“engage” is even the wrong word. Jesus isn’t responding or reacting to Herod’s power.
He’s just being who he is—a healer, a gatherer of people, a nurturer. The awful truth is
that it will lead to his death. As Brown Taylor says, “…this is the most vulnerable
posture in the world—wings spread, breast exposed—but if you mean what you say,
then this is how you stand. . .. Jesus won’t be king of the jungle in this or any other
story. What he will be is a mother hen, who stands between the chicks and those who
mean to do them harm. She has no fangs, no claws, no rippling muscles. All she has is
her willingness to shield her babies with her own body. If the fox wants them, he will
have to kill her first, which he does, as it turns out. He slides up on her one night in the
yard while all the babies are asleep. When her cry wakens them, they scatter. She dies
the next day where both foxes and chickens can see her — wings spread; breast exposed
— without a single chick beneath her feathers. It breaks her heart . . . but if you mean
what you say, then this is how you stand.”5
Will you choose the way of the fox or the way of the hen? Jesus says, “this is who I am,
who will you be?” There is no doubt that the agenda of the world is often dictated by
the Herods, the foxes, an agenda driven by coercive power, greed, and ego. But will we
let that be our agenda. The choice is ours, it’s for any of us who exercise power in
various settings. It’s Vladimir Putin’s choice and he has made it. How do we respond as
people of faith to this modern-day Herod and his invasion of Ukraine? Do we go further
than we already have? Direct military involvement, planes in the air, boots on the
ground? We all have varying responses, some of us don’t know, some of us see it as a
moral imperative to protect lives, some of us are worried about nuclear retaliations,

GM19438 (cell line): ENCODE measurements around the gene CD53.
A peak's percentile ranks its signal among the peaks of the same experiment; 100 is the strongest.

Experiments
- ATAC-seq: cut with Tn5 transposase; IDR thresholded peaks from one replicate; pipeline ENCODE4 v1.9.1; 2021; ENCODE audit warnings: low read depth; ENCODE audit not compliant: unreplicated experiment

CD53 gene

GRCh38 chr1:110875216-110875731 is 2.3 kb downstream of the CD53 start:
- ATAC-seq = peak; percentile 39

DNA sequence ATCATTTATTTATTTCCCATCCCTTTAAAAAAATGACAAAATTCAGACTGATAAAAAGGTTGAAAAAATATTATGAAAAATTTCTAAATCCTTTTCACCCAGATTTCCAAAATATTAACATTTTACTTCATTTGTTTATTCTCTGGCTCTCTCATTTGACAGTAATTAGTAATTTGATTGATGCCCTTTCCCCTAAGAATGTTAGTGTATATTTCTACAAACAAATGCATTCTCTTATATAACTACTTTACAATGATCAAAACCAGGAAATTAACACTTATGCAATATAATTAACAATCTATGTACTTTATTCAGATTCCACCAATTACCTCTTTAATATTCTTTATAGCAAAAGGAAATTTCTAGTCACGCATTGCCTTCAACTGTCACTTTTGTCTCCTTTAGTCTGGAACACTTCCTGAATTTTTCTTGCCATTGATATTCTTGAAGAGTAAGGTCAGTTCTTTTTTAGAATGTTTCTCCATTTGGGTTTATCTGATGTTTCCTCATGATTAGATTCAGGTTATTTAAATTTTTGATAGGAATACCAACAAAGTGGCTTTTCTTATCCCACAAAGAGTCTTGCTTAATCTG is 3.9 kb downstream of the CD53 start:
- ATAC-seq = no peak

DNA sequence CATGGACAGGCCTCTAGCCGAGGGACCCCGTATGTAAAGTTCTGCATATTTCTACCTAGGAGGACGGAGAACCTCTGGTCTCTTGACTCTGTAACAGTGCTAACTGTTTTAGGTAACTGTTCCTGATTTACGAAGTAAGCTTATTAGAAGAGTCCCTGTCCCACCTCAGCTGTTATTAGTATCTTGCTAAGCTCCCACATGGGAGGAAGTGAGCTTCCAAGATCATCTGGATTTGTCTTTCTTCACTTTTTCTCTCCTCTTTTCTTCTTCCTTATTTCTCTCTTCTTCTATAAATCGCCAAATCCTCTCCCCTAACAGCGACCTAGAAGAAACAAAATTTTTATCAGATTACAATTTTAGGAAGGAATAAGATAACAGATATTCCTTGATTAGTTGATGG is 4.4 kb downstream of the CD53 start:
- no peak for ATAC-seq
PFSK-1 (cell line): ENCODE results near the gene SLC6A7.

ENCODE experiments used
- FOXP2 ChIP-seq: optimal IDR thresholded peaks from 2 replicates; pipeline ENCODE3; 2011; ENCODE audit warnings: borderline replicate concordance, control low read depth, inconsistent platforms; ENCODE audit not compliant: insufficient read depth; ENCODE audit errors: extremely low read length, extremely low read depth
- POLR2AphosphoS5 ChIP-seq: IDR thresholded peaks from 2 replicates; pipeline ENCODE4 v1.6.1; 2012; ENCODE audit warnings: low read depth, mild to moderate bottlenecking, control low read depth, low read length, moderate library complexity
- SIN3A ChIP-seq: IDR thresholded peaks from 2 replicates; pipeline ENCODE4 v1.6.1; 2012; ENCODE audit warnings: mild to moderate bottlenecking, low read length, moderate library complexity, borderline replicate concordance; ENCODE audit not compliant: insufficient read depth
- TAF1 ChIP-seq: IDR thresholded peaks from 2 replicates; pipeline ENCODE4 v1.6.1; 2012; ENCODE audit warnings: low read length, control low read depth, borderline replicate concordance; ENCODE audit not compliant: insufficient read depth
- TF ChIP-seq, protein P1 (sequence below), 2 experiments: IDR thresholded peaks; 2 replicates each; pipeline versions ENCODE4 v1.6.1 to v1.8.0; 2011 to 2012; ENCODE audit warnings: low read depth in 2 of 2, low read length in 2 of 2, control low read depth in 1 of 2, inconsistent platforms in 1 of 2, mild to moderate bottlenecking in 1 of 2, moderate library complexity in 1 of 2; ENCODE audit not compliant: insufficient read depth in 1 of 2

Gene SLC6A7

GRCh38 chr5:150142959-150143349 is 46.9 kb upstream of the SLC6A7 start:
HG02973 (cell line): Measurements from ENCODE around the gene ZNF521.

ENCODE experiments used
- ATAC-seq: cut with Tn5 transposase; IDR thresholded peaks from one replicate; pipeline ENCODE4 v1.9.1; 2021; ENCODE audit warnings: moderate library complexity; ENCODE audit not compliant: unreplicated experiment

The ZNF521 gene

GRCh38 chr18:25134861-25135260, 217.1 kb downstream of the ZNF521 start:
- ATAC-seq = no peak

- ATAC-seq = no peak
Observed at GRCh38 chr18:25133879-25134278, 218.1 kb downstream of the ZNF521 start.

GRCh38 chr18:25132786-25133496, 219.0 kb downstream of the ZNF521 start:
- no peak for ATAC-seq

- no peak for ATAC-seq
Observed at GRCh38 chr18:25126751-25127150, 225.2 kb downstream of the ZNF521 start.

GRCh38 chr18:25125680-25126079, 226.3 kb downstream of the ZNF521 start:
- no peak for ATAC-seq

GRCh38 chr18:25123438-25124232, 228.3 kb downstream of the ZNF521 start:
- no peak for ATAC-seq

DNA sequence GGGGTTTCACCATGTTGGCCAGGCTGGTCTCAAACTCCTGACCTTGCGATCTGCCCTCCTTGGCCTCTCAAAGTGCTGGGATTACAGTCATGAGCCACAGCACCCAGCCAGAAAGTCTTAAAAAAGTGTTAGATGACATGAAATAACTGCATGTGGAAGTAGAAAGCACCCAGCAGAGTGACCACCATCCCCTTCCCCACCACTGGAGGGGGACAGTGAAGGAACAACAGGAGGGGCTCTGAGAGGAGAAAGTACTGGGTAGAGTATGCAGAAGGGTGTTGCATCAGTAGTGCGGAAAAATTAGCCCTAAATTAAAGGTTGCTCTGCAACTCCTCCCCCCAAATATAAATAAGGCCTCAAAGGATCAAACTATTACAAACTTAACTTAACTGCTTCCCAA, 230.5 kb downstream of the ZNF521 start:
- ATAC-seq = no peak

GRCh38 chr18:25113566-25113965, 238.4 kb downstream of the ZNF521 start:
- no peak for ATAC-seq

some of us never see violence as the answer. These are the questions with which we’re
faced when Herod sets the agenda, we wind up engaging Herod on his terms. The
answers inevitably come with compromise, they never completely reflect the allencompassing, redeeming love of God that breaks down all barriers, end all divisions.
But this is the world in which we live as long as Herods and foxes rule, as long as the
love of power is chosen over and against the power of love.
The grace of this scripture is to show us a different way that doesn’t put us in a position
where we must ask such impossibly difficult questions. The way of Jesus is the way of
healing, of vulnerable love, of gathering people together in community. It eschews
behaviours and ways of being that divide. The way of Jesus moves us toward unity,
with each other and creation and thus union with God. It is the way of the universe.
Lent asks us what we need to die to in order to choose the hen over the fox as our way
of being and moving in the world. Mostly I would say it’s fear, but we each need to
discern for ourselves.
This Jesus of ours is not a solution to our problems, this hen of a Messiah/Teacher gets
mauled by the foxes, by those who love power. This Jesus of ours leads us in a way of
being in the world, an unflinching commitment to vulnerable, sacrificial love, to God. A
way of being that is firm in the power of love. A power that shelters and nurtures all
who will come under her wings. Our Lenten journey continues. Keep going toward
Jerusalem. It’s not easy, death most certainly awaits, but so does resurrection.